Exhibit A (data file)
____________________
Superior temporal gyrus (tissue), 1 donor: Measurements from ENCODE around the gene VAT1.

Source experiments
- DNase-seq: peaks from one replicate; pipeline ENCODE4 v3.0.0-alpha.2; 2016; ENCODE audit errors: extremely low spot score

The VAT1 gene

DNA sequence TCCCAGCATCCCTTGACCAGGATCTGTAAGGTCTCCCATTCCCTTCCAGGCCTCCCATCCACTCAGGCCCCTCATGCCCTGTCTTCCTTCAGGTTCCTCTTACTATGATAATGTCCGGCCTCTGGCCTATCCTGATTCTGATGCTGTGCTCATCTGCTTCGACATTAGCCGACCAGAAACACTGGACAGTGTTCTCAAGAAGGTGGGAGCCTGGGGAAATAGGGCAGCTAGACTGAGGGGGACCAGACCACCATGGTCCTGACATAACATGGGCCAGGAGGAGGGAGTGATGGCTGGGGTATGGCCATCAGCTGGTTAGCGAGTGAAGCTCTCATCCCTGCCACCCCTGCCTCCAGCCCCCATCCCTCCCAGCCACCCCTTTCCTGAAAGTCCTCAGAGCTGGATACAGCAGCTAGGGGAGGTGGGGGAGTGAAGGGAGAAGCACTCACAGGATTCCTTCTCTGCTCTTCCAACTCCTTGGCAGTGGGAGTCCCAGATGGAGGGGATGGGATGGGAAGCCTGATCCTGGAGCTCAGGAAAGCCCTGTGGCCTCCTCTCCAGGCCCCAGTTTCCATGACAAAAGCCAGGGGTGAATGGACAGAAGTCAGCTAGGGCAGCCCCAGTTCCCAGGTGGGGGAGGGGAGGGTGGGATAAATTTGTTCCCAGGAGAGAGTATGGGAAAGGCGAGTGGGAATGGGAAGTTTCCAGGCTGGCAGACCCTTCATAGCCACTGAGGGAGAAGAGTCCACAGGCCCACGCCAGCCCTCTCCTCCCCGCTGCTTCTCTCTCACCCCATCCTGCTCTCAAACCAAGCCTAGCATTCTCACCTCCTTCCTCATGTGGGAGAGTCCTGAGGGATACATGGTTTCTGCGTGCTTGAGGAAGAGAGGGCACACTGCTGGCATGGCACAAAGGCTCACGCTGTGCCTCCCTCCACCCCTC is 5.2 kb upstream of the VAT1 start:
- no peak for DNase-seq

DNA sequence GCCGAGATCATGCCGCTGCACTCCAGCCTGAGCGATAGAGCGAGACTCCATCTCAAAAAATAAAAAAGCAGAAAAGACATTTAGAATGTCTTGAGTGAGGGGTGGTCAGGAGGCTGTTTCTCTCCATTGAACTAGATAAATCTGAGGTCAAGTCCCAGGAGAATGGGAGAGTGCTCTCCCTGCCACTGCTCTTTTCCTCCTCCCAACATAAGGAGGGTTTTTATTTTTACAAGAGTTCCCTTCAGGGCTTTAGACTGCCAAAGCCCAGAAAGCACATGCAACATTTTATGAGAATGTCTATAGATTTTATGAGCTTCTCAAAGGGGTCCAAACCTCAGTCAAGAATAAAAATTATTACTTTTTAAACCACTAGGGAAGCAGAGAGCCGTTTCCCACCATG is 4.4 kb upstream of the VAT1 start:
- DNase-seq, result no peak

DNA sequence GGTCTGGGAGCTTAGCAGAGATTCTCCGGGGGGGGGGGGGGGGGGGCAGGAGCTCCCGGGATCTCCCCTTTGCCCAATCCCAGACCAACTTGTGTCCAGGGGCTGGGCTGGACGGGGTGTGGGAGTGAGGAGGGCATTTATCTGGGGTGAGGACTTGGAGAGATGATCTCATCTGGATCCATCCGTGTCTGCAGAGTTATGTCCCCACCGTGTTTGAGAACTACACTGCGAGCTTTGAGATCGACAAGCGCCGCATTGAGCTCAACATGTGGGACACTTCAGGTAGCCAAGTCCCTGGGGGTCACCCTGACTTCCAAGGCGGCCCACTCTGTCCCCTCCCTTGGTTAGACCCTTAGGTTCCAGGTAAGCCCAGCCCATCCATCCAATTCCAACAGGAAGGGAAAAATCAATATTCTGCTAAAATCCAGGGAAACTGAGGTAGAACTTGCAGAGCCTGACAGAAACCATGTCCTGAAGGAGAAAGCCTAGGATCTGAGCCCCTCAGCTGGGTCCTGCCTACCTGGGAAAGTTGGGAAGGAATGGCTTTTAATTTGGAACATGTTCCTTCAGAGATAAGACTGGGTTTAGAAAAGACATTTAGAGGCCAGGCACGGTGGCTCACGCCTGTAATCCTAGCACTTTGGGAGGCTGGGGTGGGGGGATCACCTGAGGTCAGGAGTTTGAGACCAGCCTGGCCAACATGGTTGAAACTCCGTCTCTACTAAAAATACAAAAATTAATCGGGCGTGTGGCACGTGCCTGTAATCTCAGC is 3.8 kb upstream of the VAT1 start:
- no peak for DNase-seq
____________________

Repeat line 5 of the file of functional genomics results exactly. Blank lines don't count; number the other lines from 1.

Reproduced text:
DNA sequence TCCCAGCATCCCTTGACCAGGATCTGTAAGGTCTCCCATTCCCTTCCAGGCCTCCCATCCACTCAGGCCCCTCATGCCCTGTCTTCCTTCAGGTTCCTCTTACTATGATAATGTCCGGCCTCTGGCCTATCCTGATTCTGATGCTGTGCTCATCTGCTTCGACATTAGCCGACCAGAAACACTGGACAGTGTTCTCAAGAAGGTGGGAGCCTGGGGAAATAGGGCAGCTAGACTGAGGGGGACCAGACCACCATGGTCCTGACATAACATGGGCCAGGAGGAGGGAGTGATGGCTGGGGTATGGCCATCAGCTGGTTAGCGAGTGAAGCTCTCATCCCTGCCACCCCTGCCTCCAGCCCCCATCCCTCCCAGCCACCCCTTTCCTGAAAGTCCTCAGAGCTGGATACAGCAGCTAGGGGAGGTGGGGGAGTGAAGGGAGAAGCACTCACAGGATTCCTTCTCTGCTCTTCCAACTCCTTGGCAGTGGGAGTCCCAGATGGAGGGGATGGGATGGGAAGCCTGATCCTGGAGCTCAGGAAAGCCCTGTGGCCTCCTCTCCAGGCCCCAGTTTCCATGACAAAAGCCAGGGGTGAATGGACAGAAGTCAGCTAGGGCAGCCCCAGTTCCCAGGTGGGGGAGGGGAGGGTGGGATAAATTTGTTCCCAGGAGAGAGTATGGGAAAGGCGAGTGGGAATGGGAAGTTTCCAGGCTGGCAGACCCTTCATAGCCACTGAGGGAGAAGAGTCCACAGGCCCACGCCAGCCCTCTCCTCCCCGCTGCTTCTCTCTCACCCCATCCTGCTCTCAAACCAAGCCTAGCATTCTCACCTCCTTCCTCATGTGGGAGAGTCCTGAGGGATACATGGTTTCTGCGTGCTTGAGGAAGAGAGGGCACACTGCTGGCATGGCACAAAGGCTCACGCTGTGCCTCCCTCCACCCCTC is 5.2 kb upstream of the VAT1 start: